You’ll find wildflowers all over WA, but there are a couple of significant regions that most people visit:
- Best time – June to September
- Where – the Pilbara area. Heading down towards the coastal town of Carnarvon boasts an impressive range of wildflowers that we’ve been fortunate to see a number of times when returning from trips further north. Some of these varieties are rare and unique to the area.
- Best time – July to early September
- Where – easily accessible from Perth, this region is one of the more popular areas for wildflower appreciation and makes a great long weekend trip. From the coastal areas around Geraldton, and inland to Mullewa, then south to Morawa and Mingenew – near Coalseam Conservation Reserve. There are more of these beautiful little towns further south with Three Springs, Dalwallinu and Moora, just to name a few. All are worth a visit, and we thoroughly enjoyed our stay while exploring for flowers. This area also boasts the more formally recognised wildflower trails such as Wildflower Way, which makes up one section of the Midlands Route. You can then take the Granite Loop trail to lead you into Perth.
Found in the Pilbara, the Mulla Mulla flower thrives in this dry region where the earth is rich with iron ore.
- Best time – late August to October
- Where – believe it or not, you don’t actually have to go far to see wildflowers in Perth. They will be in your nearest bushland as well as established gardens like Kings Park, Araluen and Wireless Hill. A little further out, there’s John Forrest National Park, Dwellingup, and the Bibbulmun Track.
- Best time – early September to November
- Where – getting into the later part of the WA wildflower season you need to head further south where you will once again be spoilt with options. Home to some 1800 species of plants with many not found anywhere else in the world, Fitzgerald River National Park is one of the most unique and underrated parks in WA. It’s an area that my family speak of very highly! The beaches and scenery are insane, and wildflower season coincides with the annual whale migration between June and November. Sighting these majestic creatures is another spectacular attraction to make the trip very worthwhile.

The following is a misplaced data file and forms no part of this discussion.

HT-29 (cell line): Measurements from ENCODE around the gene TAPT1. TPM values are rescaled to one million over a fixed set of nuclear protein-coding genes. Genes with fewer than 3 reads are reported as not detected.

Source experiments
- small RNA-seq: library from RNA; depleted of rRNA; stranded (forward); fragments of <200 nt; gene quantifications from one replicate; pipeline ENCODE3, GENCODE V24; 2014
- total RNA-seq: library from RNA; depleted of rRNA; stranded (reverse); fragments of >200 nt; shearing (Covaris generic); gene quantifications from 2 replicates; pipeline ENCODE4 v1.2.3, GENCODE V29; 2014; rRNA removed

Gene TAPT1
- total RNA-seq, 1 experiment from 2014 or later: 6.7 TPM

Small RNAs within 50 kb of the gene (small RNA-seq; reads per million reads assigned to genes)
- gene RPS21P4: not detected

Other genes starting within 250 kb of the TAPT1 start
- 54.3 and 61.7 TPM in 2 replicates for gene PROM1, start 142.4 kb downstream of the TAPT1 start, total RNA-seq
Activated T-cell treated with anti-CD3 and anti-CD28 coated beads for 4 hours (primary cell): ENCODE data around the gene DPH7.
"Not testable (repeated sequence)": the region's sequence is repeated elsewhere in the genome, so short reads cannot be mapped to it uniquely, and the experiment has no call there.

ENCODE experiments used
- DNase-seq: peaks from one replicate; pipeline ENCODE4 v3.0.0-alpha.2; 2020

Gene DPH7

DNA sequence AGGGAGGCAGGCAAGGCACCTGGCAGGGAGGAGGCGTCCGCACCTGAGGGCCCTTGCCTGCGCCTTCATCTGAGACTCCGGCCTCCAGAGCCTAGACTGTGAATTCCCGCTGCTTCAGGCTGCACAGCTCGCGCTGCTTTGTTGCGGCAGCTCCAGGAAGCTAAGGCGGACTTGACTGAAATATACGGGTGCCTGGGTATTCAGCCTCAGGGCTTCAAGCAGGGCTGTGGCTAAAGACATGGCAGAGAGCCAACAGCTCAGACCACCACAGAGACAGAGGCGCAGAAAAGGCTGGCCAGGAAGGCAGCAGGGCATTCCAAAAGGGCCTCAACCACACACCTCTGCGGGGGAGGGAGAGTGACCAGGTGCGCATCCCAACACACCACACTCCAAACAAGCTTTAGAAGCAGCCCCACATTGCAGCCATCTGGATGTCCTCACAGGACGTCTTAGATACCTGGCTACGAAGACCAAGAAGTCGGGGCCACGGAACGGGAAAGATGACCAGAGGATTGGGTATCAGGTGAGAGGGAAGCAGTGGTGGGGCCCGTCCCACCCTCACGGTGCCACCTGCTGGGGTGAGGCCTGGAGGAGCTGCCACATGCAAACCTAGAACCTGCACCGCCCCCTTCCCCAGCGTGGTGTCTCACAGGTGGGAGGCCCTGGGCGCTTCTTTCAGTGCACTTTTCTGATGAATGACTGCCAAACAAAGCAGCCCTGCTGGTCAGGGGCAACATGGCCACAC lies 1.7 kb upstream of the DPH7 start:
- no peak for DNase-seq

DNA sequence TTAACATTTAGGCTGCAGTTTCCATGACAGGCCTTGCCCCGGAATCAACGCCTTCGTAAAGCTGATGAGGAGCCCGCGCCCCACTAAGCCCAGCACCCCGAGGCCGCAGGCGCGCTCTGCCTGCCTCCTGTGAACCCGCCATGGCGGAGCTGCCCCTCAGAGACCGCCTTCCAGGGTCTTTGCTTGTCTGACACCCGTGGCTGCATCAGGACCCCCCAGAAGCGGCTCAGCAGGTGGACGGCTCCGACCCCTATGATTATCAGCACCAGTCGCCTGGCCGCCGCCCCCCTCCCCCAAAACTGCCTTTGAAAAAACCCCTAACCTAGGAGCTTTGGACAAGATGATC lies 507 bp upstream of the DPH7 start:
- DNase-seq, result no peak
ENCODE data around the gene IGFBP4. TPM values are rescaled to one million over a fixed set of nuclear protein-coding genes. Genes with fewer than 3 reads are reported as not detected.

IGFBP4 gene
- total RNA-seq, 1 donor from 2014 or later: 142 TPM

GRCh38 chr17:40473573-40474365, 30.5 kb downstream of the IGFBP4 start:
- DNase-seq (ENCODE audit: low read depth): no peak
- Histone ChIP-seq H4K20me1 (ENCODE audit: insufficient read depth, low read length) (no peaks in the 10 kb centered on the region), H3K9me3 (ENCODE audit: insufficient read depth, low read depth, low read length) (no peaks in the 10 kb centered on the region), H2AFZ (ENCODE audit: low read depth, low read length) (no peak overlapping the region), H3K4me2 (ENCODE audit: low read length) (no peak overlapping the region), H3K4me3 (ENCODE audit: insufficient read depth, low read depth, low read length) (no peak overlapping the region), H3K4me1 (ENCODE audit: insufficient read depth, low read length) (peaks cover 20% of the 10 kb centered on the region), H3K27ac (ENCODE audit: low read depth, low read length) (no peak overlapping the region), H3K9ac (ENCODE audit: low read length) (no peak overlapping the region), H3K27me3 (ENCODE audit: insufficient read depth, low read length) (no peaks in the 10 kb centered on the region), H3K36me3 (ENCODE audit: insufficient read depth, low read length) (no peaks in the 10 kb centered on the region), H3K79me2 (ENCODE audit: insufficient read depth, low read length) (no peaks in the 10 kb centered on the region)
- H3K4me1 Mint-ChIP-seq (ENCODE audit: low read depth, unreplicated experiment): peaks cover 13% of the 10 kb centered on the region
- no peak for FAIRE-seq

The majority of Starflowers are found around Geraldton but we spotted this one on a trip to Fitzgerald River National Park.
How to enjoy wildflower hunting responsibly
What to pack
- Plenty of water
- Good walking shoes
- A decent map
- A sense of adventure
- Snacks or meal options for a more extended trip
- There’s something magical about having a picnic in the middle of the wildflowers midway through your walk!
Cowslips are one of the more common native orchids and the flower grows on a single stem with up to three stems per plant.
- Look but don’t touch – please don’t pick the wildflowers! Especially if you are in a national park or conservation area. We are so lucky to have the array of amazing wildflowers that we do. Every year, there are literally thousands of people who head off to enjoy them, and that can have a pretty substantial impact on the environment and others. Not only should you do the right thing, but you can cop a pretty hefty fine if you don’t!
- Stay mindful of where you step – flowers are delicate, and the whole plant is a fragile yet essential part of the ecosystem. Be careful where you stand, stick to the marked and well-used trails, and avoid trudging through the bush as you will damage the vegetation and risk spreading disease and weeds.